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Protecting Cannabis IP: Jennifer Marles Shares Key Insights

The legalization of cannabis in Canada has resulted in massive investment. The North American market is already worth about $10 billion. Arcview Market Research , a marijuana research and investment firm, estimates that figure could reach $25 billion in the space of three years.

Canada is one of the first large countries to legalise cannabis for recreational use (Uruguay did so in 2013). Many investors are hoping to use Canada as a launching pad to gain access to global markets. As Tom Adams, Arcview’s managing director, observes in their market report: “Canadian licensed producers have a chance to grab first-mover advantage in a worldwide market that U.S. agricultural and pharmaceutical companies could otherwise have been expected to dominate.”

Companies and entrepreneurs hoping to attract some of those investor dollars will need to be innovative. To secure their position, they will also need to ensure that their intellectual property is protected.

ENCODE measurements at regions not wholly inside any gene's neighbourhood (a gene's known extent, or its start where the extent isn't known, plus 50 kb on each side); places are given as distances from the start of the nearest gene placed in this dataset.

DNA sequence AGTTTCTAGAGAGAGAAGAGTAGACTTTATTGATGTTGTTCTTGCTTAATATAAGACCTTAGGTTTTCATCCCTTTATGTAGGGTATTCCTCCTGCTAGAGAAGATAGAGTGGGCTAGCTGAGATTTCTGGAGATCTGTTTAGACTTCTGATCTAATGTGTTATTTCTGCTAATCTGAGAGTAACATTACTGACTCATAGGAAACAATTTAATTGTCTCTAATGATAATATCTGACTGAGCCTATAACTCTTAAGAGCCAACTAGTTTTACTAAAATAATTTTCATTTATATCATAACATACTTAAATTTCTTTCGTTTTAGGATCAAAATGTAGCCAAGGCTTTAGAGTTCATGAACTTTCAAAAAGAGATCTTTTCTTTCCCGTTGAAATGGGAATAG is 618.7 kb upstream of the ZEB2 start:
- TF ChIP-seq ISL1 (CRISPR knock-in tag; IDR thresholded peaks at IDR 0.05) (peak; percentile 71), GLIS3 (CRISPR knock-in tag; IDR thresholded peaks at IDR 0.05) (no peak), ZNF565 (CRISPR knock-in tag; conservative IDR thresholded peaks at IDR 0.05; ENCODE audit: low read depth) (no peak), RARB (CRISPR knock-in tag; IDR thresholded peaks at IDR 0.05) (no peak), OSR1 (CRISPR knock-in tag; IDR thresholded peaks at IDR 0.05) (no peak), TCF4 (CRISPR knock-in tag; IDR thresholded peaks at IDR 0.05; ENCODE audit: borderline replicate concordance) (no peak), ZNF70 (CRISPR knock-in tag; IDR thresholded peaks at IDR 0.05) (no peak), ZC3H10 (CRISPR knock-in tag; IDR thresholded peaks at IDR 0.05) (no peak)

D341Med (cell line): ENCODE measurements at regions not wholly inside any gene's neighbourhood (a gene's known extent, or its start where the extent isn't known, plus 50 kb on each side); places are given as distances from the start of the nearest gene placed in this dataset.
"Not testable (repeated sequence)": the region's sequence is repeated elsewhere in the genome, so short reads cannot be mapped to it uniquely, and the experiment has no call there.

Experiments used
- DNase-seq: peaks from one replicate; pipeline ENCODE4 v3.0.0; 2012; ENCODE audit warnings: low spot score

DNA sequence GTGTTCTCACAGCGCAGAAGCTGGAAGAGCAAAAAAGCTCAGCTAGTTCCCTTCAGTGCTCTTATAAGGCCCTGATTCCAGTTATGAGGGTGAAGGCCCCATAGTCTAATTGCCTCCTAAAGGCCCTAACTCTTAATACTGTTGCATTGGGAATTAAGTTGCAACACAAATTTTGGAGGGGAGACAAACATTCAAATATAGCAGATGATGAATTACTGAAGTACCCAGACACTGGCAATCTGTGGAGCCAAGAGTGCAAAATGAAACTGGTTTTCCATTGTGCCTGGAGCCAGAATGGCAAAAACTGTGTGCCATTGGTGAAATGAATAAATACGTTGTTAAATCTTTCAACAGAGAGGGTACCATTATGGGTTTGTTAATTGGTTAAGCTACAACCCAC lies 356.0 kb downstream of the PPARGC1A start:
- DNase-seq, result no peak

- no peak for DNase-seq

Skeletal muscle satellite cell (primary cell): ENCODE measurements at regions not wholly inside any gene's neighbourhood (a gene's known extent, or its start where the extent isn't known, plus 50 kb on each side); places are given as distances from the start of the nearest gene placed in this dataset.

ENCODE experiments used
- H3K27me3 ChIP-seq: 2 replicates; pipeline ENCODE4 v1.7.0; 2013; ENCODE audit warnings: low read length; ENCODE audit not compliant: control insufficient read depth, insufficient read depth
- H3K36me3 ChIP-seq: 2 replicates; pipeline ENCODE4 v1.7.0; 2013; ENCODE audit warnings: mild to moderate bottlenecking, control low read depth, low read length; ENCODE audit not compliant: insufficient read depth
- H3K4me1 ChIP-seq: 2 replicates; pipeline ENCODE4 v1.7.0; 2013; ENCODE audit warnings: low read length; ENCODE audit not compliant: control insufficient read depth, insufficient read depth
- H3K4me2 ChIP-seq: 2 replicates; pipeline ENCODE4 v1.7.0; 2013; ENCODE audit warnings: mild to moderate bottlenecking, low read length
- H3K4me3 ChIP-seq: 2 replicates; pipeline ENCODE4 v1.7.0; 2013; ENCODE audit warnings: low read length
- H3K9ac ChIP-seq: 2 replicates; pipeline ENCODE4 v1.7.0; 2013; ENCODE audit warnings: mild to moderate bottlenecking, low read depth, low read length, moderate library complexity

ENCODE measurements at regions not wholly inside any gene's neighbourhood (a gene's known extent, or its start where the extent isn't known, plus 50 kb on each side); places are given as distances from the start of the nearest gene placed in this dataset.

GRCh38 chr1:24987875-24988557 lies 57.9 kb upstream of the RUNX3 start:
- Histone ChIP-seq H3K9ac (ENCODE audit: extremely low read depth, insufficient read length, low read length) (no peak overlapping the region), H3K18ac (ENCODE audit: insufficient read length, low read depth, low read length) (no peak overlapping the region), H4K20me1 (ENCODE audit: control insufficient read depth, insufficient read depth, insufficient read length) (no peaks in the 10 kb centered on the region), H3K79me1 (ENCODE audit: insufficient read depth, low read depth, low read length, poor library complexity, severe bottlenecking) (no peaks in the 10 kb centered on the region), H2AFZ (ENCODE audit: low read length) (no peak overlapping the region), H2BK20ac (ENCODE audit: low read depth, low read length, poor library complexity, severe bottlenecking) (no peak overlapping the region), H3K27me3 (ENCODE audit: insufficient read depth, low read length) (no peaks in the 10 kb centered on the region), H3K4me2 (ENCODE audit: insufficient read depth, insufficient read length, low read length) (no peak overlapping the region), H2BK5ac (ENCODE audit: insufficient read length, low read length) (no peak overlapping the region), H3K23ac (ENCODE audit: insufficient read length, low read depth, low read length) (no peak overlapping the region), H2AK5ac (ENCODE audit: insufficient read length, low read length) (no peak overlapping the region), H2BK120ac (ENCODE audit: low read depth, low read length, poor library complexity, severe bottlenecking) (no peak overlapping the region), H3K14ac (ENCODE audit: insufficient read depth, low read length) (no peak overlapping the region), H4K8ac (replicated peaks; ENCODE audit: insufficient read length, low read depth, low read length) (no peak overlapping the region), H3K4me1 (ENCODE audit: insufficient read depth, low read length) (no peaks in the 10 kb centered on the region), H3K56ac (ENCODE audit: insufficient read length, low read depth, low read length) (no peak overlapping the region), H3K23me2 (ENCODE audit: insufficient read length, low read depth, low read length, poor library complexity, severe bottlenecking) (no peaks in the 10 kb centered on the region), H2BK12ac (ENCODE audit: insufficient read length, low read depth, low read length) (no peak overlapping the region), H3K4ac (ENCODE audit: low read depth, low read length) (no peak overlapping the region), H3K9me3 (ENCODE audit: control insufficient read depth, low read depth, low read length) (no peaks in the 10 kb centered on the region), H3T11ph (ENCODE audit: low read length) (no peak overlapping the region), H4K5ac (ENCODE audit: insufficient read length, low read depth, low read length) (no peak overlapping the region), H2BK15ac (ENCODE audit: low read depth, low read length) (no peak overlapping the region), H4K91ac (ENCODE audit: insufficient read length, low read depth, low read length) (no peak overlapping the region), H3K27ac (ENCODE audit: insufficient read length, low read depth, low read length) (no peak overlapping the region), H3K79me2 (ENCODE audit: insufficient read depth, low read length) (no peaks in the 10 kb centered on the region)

Our partner Jennifer Marles  recently spoke with Cannabis Life Network (CLN), about how patent, trademark, and copyright law apply to this new world of legalized cannabis.

Jennifer explained to CLN that some innovative cannabis growers might look to obtain Plant Breeders’ Rights (PBR) protection; this “protects the actual strain of cannabis itself if you come up with a new strain.” If you are successful in obtaining plant breeders’ rights, “nobody else can reproduce the plant”, Jennifer said.

Patents are distinct from trademarks. The former is about protecting “new functionality”, which could include a genetically modified cell of a plant. The patent-filing process typically takes about 2-3 years. Gene patenting or even filing for plant breeders’ rights is not especially common. “There have only been a few applications to date, but it’s going to become more and more important as people work on improving genetics,” Jennifer observed.

To protect their branding, entrepreneurs will need to secure a trademark. There are, however, restrictions about how cannabis products can be marketed, which will need to be taken into account. Legal problems can also arise from using a celebrity’s name without their consent or infringing on another company’s trademark.

As the market continues to attract competitors, companies and entrepreneurs will need to be strategic in how they protect their innovations.


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